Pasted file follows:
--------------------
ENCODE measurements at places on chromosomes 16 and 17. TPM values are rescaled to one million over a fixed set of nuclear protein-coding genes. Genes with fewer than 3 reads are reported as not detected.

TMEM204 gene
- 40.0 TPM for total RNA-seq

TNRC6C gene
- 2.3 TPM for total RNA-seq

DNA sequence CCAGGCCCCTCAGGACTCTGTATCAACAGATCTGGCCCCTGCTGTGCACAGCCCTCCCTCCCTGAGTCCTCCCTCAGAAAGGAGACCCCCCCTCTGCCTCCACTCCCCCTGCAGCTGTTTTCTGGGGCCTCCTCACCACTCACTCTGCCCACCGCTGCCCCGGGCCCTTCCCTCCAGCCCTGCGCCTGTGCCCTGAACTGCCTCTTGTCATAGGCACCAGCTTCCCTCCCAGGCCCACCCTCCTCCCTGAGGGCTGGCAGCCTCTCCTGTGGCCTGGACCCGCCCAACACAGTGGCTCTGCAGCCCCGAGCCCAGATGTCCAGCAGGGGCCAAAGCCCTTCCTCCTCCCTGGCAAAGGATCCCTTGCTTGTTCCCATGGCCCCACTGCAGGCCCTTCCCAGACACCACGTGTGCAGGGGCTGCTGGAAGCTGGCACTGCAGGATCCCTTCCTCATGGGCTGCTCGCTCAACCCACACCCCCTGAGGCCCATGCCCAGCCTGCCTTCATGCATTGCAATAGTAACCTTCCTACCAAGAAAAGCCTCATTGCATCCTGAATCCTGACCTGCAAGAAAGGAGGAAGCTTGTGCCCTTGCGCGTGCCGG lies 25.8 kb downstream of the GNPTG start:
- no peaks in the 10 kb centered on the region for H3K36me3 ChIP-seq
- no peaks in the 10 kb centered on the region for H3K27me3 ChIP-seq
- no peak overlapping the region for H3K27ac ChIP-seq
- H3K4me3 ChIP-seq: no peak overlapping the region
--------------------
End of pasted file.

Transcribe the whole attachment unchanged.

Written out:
ENCODE measurements at places on chromosomes 16 and 17. TPM values are rescaled to one million over a fixed set of nuclear protein-coding genes. Genes with fewer than 3 reads are reported as not detected.

TMEM204 gene
- 40.0 TPM for total RNA-seq

TNRC6C gene
- 2.3 TPM for total RNA-seq

DNA sequence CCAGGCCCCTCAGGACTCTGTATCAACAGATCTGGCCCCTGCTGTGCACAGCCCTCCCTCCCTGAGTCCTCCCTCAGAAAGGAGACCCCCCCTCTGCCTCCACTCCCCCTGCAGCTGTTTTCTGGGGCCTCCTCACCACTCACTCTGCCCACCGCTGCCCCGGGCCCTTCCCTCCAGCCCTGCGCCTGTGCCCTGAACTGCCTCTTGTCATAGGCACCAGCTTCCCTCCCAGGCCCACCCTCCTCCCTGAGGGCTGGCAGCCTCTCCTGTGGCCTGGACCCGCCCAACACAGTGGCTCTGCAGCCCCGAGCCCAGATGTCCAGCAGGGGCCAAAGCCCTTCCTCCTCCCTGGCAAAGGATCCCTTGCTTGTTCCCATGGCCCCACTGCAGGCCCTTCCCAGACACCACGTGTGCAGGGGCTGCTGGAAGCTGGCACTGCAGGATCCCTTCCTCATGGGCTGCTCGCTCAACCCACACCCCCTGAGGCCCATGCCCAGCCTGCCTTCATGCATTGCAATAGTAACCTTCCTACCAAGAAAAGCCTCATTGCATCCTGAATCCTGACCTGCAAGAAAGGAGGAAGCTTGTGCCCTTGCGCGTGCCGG lies 25.8 kb downstream of the GNPTG start:
- no peaks in the 10 kb centered on the region for H3K36me3 ChIP-seq
- no peaks in the 10 kb centered on the region for H3K27me3 ChIP-seq
- no peak overlapping the region for H3K27ac ChIP-seq
- H3K4me3 ChIP-seq: no peak overlapping the region